Labyrinths provide the gift of time and space for being with oneself. With the chaos and stress in this day and age, many are turning to labyrinths and the practice of walking meditation. By setting an intention and trusting the path, a metaphorical journey leads to the center. Individuals and groups walk labyrinths to celebrate holidays, mark transitions, cultivate peace and listen to our own inner wisdom. Found in public parks, schools, hospitals, churches, and museums, labyrinths offer an open invitation to connect with oneself, the environment, friends, family and the community.

The labyrinth at Chartres Cathedral in France covered with chairs.

The labyrinth at Chartres Cathedral in France covered with chairs.

The Seven Circuit Classical Labyrinth is one of the oldest and most common patterns-- a tablet from Pylos, Greece has been dated to 1200 BCE. The greatest number of surviving walkable labyrinths can be found in Sweden, where hundreds created with field stones line the coast of the Baltic Sea. Woven into baskets in the American Southwest, the Man in the Maze reflects the classical labyrinth and Cretan coins from 400 BCE also featured variations of the pattern.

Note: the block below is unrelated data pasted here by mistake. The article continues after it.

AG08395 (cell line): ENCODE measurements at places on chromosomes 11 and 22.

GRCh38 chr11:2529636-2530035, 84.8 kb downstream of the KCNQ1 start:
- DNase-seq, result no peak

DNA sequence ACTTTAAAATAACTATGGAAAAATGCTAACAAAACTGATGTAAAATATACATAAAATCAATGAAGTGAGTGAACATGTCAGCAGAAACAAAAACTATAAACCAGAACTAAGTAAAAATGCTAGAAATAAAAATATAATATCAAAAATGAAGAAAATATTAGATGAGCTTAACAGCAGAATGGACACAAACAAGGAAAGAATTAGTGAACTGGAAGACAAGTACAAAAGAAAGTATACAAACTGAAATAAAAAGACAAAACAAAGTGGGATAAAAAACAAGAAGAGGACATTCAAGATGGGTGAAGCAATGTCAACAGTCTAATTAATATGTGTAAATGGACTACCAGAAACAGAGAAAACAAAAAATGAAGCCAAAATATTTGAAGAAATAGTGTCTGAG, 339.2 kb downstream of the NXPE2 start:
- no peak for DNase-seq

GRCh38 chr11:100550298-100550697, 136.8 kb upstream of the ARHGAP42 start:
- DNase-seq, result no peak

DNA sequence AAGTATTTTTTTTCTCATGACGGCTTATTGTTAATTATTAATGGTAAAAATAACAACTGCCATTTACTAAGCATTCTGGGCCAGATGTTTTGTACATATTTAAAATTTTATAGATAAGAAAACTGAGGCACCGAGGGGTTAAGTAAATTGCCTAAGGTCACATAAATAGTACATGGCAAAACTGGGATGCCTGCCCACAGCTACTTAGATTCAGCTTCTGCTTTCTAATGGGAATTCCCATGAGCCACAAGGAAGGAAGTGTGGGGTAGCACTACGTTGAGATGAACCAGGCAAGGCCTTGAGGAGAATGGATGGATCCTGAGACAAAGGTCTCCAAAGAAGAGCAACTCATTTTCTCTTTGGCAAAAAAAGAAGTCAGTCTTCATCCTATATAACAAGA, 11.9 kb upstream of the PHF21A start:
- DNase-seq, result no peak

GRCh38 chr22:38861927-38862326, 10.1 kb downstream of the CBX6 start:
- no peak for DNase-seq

The labyrinth at Grace Cathedral in San Francisco, California.

The labyrinth at Grace Cathedral in San Francisco, California.

There are a multitude of other historic designs including the Baltic Wheel (with a separate entrance and exit), the Chakravyuha (with a spiral center), Roman Labyrinths (often square shaped), and English Turf Mazes (the largest and most peculiar design located in Saffron Walden). Contemporary labyrinths can draw upon old forms with variations due to theme and location. A design created by Lars Howlett and Robert Ferre for Sofia University in Palo Alto combines the classical and medieval designs to create a six circuit labyrinth centered on the theme of inner wisdom.

Classical Labyrinth at a hospital on Vancouver Island, Canada.

Classical Labyrinth at a hospital on Vancouver Island, Canada.

The history of labyrinths is both mystical and mysterious. Their definition and origins are vague and debated. Metaphorically and mythologically, labyrinths refer to networks of perplexing passageways popularized by the tale of Theseus and the Minotaur. Today, for greater clarity, labyrinths are defined as having a single pathway that usually winds its way to a center. Unlike a maze, there are no dead ends and instead of walls, the path of the labyrinth is laid out on the ground with the design and destination in full view from the entrance.

The labyrinth at Frojel on the island of Gotland in the Baltic Sea.

The labyrinth at Frojel on the island of Gotland in the Baltic Sea.

The Eleven Circuit Medieval Labyrinth at the Chartres Cathedral in France is a widely replicated pattern. In 1201 AD the labyrinth was inlaid in the stone floor of the nave following the principles of sacred geometry with lunations surrounding the design. Lauren Artress brought this design to Grace Cathedral in 1994 and it is now permanently installed in stone both indoors and outside, inspiring thousands of others to build labyrinths of their own.

 

The Labyrinth of Wisdom at Sophia University by Robert Ferre and Lars Howlett.

The Labyrinth of Wisdom at Sophia University by Robert Ferre and Lars Howlett.